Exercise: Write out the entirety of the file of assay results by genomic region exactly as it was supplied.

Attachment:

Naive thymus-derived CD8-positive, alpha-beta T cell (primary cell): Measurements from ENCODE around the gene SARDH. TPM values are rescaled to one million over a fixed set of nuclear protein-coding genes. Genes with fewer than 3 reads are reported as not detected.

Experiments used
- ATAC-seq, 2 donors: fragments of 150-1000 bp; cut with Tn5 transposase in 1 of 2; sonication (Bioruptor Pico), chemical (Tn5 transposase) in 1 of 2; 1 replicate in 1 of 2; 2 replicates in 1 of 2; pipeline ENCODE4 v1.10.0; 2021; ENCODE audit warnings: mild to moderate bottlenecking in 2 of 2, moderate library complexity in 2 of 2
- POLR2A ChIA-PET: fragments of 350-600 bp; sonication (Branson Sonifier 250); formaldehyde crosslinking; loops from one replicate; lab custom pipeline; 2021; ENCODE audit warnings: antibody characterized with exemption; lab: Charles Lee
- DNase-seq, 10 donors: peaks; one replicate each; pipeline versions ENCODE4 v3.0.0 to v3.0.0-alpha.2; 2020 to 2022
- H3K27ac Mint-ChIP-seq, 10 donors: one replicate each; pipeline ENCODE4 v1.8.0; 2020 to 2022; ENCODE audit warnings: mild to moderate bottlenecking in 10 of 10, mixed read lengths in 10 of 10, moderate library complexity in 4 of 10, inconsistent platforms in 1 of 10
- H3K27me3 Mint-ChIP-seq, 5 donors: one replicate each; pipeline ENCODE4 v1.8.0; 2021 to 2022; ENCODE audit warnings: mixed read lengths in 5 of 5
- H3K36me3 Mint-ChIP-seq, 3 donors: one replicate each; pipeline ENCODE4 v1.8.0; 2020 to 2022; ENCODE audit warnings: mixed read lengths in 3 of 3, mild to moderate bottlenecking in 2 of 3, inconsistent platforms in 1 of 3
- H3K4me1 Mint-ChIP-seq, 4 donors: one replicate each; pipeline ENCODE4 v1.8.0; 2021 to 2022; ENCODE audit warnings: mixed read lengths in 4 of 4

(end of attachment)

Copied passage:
Naive thymus-derived CD8-positive, alpha-beta T cell (primary cell): Measurements from ENCODE around the gene SARDH. TPM values are rescaled to one million over a fixed set of nuclear protein-coding genes. Genes with fewer than 3 reads are reported as not detected.

Experiments used
- ATAC-seq, 2 donors: fragments of 150-1000 bp; cut with Tn5 transposase in 1 of 2; sonication (Bioruptor Pico), chemical (Tn5 transposase) in 1 of 2; 1 replicate in 1 of 2; 2 replicates in 1 of 2; pipeline ENCODE4 v1.10.0; 2021; ENCODE audit warnings: mild to moderate bottlenecking in 2 of 2, moderate library complexity in 2 of 2
- POLR2A ChIA-PET: fragments of 350-600 bp; sonication (Branson Sonifier 250); formaldehyde crosslinking; loops from one replicate; lab custom pipeline; 2021; ENCODE audit warnings: antibody characterized with exemption; lab: Charles Lee
- DNase-seq, 10 donors: peaks; one replicate each; pipeline versions ENCODE4 v3.0.0 to v3.0.0-alpha.2; 2020 to 2022
- H3K27ac Mint-ChIP-seq, 10 donors: one replicate each; pipeline ENCODE4 v1.8.0; 2020 to 2022; ENCODE audit warnings: mild to moderate bottlenecking in 10 of 10, mixed read lengths in 10 of 10, moderate library complexity in 4 of 10, inconsistent platforms in 1 of 10
- H3K27me3 Mint-ChIP-seq, 5 donors: one replicate each; pipeline ENCODE4 v1.8.0; 2021 to 2022; ENCODE audit warnings: mixed read lengths in 5 of 5
- H3K36me3 Mint-ChIP-seq, 3 donors: one replicate each; pipeline ENCODE4 v1.8.0; 2020 to 2022; ENCODE audit warnings: mixed read lengths in 3 of 3, mild to moderate bottlenecking in 2 of 3, inconsistent platforms in 1 of 3
- H3K4me1 Mint-ChIP-seq, 4 donors: one replicate each; pipeline ENCODE4 v1.8.0; 2021 to 2022; ENCODE audit warnings: mixed read lengths in 4 of 4